A: Whether you should charge for your professional services will depend on the capacity in which you provided the services. Services provided in an individual professional capacity should be remunerated and charged to the fund on an arm’s length basis. Services provided in the capacity of trustee cannot be remunerated and the fund should not pay for these trustee services.
The recently legislated Treasury Laws Amendment (2018 Superannuation Measures No. 1) Bill 2019 ensures that a superannuation entity’s NALI includes income where the expenditure in gaining or producing it was itself not at arm’s length. NALI is taxed at the top marginal tax rate, currently 45%.
The legislation states that an amount of ordinary or statutory income will be deemed NALI of a complying super fund where:
An example of non-arm’s length expenditure might include a self-employed tax agent who prepares the accounts and annual return for their fund in their individual capacity. If fees are not charged on an arm’s length basis and these services are provided in the same way as they would for a commercial client, for example using office resources, such as IT equipment and staff, then this will be non-arm’s length expenditure. Alternatively, a trustee who is employed as a tax agent who prepares their fund’s accounts and tax return in their own time, at home and using personal resources in their capacity as trustee, should not have these services remunerated by their fund.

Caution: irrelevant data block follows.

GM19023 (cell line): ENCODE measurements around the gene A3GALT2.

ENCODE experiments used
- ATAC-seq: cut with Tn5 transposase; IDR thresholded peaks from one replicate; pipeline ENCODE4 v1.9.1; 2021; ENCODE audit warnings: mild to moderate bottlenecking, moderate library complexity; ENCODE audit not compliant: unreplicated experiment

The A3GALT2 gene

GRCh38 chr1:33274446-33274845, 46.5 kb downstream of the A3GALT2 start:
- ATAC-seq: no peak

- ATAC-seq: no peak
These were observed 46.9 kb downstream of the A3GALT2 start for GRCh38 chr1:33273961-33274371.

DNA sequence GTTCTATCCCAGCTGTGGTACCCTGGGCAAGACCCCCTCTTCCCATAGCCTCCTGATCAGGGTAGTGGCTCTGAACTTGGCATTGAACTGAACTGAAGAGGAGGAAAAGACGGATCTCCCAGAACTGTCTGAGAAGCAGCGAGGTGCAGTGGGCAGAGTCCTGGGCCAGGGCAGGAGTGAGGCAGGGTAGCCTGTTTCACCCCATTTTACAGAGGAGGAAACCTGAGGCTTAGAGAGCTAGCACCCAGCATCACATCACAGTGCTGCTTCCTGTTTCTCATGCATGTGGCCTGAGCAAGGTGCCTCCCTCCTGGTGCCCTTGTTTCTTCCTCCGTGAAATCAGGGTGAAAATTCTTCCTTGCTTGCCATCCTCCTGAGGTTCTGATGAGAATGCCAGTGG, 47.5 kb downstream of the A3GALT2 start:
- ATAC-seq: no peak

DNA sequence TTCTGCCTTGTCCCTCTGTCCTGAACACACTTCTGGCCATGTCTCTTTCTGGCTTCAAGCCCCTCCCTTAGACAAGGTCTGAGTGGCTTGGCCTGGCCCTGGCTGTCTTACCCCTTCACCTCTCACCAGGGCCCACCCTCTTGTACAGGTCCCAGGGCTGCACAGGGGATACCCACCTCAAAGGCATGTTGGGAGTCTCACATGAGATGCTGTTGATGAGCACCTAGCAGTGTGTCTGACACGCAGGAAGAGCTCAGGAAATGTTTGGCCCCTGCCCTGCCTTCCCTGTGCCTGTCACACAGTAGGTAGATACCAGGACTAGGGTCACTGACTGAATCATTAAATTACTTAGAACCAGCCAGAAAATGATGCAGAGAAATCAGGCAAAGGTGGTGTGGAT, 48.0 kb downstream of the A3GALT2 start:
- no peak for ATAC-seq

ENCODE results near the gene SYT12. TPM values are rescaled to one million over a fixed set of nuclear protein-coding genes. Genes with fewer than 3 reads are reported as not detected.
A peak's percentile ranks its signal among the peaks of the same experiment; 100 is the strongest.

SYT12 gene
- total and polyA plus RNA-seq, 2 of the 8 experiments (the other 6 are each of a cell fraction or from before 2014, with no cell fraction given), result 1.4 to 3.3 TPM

These examples are analogous to the services provided to a SMSF by a financial adviser. This means advisers will need to determine whether their services are being provided in their individual capacity or as a trustee. For further examples, please see the Australian Taxation Office’s (ATO) Law Companion Ruling 2019/D3.
The non-arm’s length expenses provisions were generally understood by industry to only apply where the expense could be mapped directly to the receipt of particular income, not all income generally. The ATO’s view that general non-arm's length expenditure may lead to all fund income being NALI was not widely understood. This means trustees will probably need more time to consider the treatment of general expenses.